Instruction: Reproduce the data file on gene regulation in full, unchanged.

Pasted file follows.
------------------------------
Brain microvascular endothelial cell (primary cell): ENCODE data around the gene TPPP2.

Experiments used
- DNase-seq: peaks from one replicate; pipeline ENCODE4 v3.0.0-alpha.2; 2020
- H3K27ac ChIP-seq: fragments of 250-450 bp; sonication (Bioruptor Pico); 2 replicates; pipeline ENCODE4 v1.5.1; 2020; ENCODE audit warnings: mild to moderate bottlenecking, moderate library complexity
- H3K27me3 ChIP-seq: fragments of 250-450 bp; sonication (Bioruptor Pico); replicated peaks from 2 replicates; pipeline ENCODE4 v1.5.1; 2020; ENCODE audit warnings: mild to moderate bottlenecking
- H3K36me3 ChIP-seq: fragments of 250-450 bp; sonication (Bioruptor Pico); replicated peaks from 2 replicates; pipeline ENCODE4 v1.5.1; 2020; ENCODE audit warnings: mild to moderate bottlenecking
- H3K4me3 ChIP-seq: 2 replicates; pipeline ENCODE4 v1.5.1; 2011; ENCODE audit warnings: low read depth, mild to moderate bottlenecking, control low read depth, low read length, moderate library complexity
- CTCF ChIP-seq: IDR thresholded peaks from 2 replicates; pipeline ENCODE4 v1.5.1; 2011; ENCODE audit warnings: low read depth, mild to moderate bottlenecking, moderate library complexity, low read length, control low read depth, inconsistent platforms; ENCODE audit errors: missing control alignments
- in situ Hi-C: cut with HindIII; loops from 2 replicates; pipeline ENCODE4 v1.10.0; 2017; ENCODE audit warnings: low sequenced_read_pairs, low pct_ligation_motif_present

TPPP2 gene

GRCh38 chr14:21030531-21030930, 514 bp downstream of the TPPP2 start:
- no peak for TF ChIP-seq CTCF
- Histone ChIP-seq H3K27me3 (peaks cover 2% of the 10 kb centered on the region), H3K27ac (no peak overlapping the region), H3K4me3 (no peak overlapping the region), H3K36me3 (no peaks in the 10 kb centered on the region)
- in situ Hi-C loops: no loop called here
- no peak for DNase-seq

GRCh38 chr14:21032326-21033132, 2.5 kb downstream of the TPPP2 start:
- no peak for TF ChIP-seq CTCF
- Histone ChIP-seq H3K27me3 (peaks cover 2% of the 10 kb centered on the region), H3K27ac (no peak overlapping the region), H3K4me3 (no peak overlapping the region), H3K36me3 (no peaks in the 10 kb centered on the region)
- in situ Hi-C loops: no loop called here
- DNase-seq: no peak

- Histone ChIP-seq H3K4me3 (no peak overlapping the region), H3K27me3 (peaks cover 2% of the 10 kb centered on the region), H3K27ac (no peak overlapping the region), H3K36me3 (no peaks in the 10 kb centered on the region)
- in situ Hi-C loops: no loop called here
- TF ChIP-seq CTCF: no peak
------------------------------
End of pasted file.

Brain microvascular endothelial cell (primary cell): ENCODE data around the gene TPPP2.

Experiments used
- DNase-seq: peaks from one replicate; pipeline ENCODE4 v3.0.0-alpha.2; 2020
- H3K27ac ChIP-seq: fragments of 250-450 bp; sonication (Bioruptor Pico); 2 replicates; pipeline ENCODE4 v1.5.1; 2020; ENCODE audit warnings: mild to moderate bottlenecking, moderate library complexity
- H3K27me3 ChIP-seq: fragments of 250-450 bp; sonication (Bioruptor Pico); replicated peaks from 2 replicates; pipeline ENCODE4 v1.5.1; 2020; ENCODE audit warnings: mild to moderate bottlenecking
- H3K36me3 ChIP-seq: fragments of 250-450 bp; sonication (Bioruptor Pico); replicated peaks from 2 replicates; pipeline ENCODE4 v1.5.1; 2020; ENCODE audit warnings: mild to moderate bottlenecking
- H3K4me3 ChIP-seq: 2 replicates; pipeline ENCODE4 v1.5.1; 2011; ENCODE audit warnings: low read depth, mild to moderate bottlenecking, control low read depth, low read length, moderate library complexity
- CTCF ChIP-seq: IDR thresholded peaks from 2 replicates; pipeline ENCODE4 v1.5.1; 2011; ENCODE audit warnings: low read depth, mild to moderate bottlenecking, moderate library complexity, low read length, control low read depth, inconsistent platforms; ENCODE audit errors: missing control alignments
- in situ Hi-C: cut with HindIII; loops from 2 replicates; pipeline ENCODE4 v1.10.0; 2017; ENCODE audit warnings: low sequenced_read_pairs, low pct_ligation_motif_present

TPPP2 gene

GRCh38 chr14:21030531-21030930, 514 bp downstream of the TPPP2 start:
- no peak for TF ChIP-seq CTCF
- Histone ChIP-seq H3K27me3 (peaks cover 2% of the 10 kb centered on the region), H3K27ac (no peak overlapping the region), H3K4me3 (no peak overlapping the region), H3K36me3 (no peaks in the 10 kb centered on the region)
- in situ Hi-C loops: no loop called here
- no peak for DNase-seq

GRCh38 chr14:21032326-21033132, 2.5 kb downstream of the TPPP2 start:
- no peak for TF ChIP-seq CTCF
- Histone ChIP-seq H3K27me3 (peaks cover 2% of the 10 kb centered on the region), H3K27ac (no peak overlapping the region), H3K4me3 (no peak overlapping the region), H3K36me3 (no peaks in the 10 kb centered on the region)
- in situ Hi-C loops: no loop called here
- DNase-seq: no peak

- Histone ChIP-seq H3K4me3 (no peak overlapping the region), H3K27me3 (peaks cover 2% of the 10 kb centered on the region), H3K27ac (no peak overlapping the region), H3K36me3 (no peaks in the 10 kb centered on the region)
- in situ Hi-C loops: no loop called here
- TF ChIP-seq CTCF: no peak